April 15, 2003, Vol.3, No.8.
Two new articles every two weeks.
Bible Question? E-mail
THIS ISSUE: "Introduction
to Jeremiah" (see below)
and "If 'Faith Alone'
Saves, will Satan be Saved?"
Overview of the Bible:
by Keith Sharp
Introduction to Jeremiah
The book of Jeremiah was written by the prophet whose name
the book bears (1:1). He was a priest from the village of Anathoth
in Benjamin just a few miles northeast of Jerusalem. Jeremiah's
prophecies were written down by Baruch, his scribe (36:4,27-28,32).
Perhaps chapter fifty-two was written by Baruch after Jeremiah's
death, but at Jeremiah's previous direction.
Life of Jeremiah
More is known of the life of Jeremiah than of any other literary
prophet. He began prophesying in the thirteenth year of the reign
of King Josiah (1:2; 25:3), i.e., 627 B.C., when Jeremiah was
but a youth (1:6). Jeremiah was a reluctant prophet, but felt
compelled to speak God's word (20:9). He prophesied until after
Nebuchadnezzar destroyed Jerusalem in 586 B.C. (39:1-10; 43:7-8;
44:1), and his ministry lasted a total of about fifty years.
Josiah's great religious reformation came in the early part
of Jeremiah's work (cf. 2 Kings chapters 22-23), but the reforms
did not reach the hearts of the people, for they were still rebellious
The Jews opposed Jeremiah and his work from the very outset.
First, the citizens of his native Anathoth tried to stop his
work and even attempted to kill him (11:18-23). Even his kinsmen
opposed him (12:6). Jeremiah later moved to Jerusalem, but he
endured inveterate opposition there also.
When King Josiah died, Jeremiah lamented his death (2 Chron.
Jeremiah prophesied against Josiah's wicked successors: Jehoahaz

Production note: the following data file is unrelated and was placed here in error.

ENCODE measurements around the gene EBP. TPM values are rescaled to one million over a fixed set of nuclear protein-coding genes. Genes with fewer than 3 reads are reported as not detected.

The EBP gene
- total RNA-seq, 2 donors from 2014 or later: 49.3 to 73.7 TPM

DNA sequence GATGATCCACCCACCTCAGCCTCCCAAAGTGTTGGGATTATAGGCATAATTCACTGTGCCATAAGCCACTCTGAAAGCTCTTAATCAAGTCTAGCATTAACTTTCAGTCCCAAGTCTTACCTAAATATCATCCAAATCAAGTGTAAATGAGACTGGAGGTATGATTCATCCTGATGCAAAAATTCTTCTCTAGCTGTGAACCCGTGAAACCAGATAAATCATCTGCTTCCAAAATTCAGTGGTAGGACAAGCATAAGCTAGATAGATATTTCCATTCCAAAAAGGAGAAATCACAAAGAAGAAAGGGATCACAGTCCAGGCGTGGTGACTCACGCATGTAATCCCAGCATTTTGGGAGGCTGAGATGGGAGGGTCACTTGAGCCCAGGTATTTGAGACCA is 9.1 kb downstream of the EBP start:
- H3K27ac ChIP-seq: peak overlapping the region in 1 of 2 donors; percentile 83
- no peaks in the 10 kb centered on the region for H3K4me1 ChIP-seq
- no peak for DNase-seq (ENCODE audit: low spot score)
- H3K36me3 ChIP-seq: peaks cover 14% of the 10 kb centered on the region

(also called "Shallum") (22:11-17), Jehoiakim (22:18-19),
and Jeconiah (i.e., Coniah or Jehoiachin) (22:24-
In the very year Nebuchadnezzar came against Jerusalem, Jeremiah
announced both his coming and the seventy year captivity of the
Under the rule of Jehoiakim, Jeremiah preached a great sermon
in the temple in Jerusalem (chapters 7-9). After this the princes,
prophets, and priests of Judah called for his death (26:8-11).
However, Jeremiah was delivered at that time (26:24).
At the Lord's direction, Jeremiah dictated his prophecies
to Baruch, who wrote them on a scroll (36:1-8). However, when
King Jehoiakim read the scroll, he was so angry he cut it with
a scribe's knife and threw it into the fire (36:20-25). The king
commanded that Jeremiah and Baruch be seized, but the Lord hid
them (36:26). Jeremiah dictated the prophecies to Baruch again
and added others (36:27-32).
Jeremiah urged King Zedekiah to be faithful to Nebuchadnezzar,
but Zedekiah refused (27:12-22). The Babylonians besieged Jerusalem,
and great suffering resulted.
Later, Jeremiah was accused of trying to defect to the enemy
and was placed in prison (37:11-15). Subsequently the king transferred
him from the dungeon to the court of the prison and gave him
a daily ration of bread (37:17-21).
When Jeremiah again prophesied against Jerusalem, the king
turned him over to the princes, who threw him into a dungeon,
the bottom of which was filled with mud, into which Jeremiah
sank (38:1-6). Jeremiah would have died there, had he not been
rescued by Ebed-Melech, an Ethiopian eunuch of the king's house
When Nebuchadnezzar took Jerusalem, he let Jeremiah go free